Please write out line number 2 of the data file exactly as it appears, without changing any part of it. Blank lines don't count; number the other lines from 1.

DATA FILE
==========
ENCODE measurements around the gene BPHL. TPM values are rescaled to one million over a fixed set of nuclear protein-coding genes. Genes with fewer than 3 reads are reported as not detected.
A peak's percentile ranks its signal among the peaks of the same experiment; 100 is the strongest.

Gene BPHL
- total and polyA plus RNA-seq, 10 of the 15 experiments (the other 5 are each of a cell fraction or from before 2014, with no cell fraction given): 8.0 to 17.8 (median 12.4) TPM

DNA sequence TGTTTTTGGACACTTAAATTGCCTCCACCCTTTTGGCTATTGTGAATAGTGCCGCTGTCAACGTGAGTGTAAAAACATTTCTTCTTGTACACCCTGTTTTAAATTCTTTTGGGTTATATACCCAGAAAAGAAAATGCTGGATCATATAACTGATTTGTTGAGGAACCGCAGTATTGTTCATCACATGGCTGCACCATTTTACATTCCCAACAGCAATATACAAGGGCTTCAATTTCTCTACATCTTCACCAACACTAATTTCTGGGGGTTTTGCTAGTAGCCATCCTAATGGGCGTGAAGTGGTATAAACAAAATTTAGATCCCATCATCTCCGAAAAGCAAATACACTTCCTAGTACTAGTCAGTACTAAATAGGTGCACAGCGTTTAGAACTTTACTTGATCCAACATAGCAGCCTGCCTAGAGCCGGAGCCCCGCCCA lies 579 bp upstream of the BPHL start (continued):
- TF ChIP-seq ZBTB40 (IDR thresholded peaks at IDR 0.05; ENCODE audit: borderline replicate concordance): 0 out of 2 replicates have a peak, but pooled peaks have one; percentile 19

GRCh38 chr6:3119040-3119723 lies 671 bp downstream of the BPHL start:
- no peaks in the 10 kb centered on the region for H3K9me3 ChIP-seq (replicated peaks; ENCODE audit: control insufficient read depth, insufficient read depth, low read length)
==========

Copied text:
A peak's percentile ranks its signal among the peaks of the same experiment; 100 is the strongest.